Having done research on the structuring of Sukuk, I’ve been thinking lately on the ability of a Sukuk market to actually flourish. What incentives does any Sukuk issuer have to assure the success of their Sukuk?
Many hurdles are faced if Shariah compliant documentation is to be standardized. Of these are the jurisdictional challenges of drafting legal documentation to comply to basic shariah principles, comply to local and national laws, and still remain commercially viable.
While reviewing several cases of defaults, disputes, and disruptions in Islamic Finance deals that have made the press, I noticed that almost every case that has been litigated on has been in a western common law court (UK-USA).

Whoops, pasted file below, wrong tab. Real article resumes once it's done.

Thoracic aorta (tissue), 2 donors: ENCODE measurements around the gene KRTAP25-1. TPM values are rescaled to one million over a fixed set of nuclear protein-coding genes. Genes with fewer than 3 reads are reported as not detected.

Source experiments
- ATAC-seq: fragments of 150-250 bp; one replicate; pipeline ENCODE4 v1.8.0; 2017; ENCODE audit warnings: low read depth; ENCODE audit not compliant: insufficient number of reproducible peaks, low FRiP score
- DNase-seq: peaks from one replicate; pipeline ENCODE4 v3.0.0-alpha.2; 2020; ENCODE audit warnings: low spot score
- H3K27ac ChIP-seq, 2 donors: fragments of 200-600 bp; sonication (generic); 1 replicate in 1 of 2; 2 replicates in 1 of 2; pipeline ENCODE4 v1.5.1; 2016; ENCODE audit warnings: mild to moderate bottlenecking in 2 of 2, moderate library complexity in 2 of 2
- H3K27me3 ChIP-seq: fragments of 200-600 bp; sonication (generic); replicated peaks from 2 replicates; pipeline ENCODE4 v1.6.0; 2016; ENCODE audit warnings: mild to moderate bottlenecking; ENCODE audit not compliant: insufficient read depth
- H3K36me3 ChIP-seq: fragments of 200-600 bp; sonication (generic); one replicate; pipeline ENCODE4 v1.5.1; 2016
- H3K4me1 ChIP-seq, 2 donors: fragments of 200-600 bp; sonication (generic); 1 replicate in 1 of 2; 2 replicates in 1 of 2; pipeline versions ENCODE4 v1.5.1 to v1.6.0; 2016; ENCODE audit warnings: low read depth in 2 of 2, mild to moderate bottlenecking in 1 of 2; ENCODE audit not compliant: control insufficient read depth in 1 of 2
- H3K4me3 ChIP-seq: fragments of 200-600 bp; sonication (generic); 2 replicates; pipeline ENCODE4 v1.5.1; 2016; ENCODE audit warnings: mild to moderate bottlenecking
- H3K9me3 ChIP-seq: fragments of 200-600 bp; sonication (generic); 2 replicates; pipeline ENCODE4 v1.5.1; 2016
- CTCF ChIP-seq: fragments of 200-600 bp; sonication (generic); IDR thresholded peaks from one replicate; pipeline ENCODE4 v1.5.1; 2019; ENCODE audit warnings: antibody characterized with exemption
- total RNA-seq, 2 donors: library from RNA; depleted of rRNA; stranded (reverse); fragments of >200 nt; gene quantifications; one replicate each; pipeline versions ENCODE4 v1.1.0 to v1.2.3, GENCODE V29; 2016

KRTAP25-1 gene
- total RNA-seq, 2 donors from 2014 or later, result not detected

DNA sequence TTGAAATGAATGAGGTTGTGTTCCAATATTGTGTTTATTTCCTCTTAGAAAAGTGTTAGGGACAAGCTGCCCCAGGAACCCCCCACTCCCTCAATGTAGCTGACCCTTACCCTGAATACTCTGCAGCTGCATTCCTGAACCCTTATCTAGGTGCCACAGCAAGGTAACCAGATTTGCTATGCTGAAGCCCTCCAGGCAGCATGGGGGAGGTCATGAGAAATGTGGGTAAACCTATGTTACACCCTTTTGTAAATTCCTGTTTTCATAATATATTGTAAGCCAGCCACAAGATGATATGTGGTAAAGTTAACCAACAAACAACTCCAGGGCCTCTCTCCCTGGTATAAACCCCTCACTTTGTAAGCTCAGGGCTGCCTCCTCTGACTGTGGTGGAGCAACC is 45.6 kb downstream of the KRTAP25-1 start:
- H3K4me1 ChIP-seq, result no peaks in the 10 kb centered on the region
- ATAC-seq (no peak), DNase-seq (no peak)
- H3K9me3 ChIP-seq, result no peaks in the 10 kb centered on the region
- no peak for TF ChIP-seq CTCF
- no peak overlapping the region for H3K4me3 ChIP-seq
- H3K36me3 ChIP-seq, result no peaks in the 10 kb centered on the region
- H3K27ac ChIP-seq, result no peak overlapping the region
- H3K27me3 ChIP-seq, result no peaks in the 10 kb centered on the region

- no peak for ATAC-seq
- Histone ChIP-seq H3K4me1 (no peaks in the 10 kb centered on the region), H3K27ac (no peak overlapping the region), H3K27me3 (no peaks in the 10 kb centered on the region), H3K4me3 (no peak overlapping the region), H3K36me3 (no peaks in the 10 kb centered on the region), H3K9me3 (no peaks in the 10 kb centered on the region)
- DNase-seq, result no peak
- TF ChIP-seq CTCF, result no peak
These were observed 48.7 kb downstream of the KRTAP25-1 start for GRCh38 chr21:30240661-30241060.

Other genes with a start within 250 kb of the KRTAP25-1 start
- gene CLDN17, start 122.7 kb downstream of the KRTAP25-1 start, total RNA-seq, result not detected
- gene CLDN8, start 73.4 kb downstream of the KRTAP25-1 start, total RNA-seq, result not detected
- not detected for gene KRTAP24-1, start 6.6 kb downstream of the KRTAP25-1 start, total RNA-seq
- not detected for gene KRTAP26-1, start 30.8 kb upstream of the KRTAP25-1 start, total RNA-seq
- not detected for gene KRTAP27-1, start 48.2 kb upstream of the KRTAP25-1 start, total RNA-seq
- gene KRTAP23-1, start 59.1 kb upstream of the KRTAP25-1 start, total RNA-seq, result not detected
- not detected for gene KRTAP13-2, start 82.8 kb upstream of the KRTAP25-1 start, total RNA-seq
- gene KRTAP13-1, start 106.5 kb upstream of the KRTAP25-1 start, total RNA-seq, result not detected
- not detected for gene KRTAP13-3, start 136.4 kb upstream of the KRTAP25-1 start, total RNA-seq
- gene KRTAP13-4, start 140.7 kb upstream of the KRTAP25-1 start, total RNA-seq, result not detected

I’m interested in the guarantee mentioned below. Does Islamic Finance allow for a guaranteed return, even if done through Lease (Ijara)? Because Islamic Finance is not contained by one single regulatory system, some of the arguments made will be difficult to apply.
While preparing my Masters thesis, I came a across an interesting quote from Muhammad b. Idris al-Shafi’i, the famous jurist and author of the first work of Islamic legal theory, al-Risalah. After explaining the need to consult others before issuing juristic opinion:
Muhammad Yunus having won the Nobel prize for economics, Microfinance has become a hot item for many seeking to make money and “lend” a helping hand. Much criticism has surrounded Microfinance, from Muslims and Non-Muslims alike, questioning the ethics and viability of the practice.
On issues of Islamic legal development theory, one point popped in my mind today when thinking about Ahkam al-Sharikat that is the Law of business partnerships. This point is, and hence the title, is “In spite of vs. in light of”.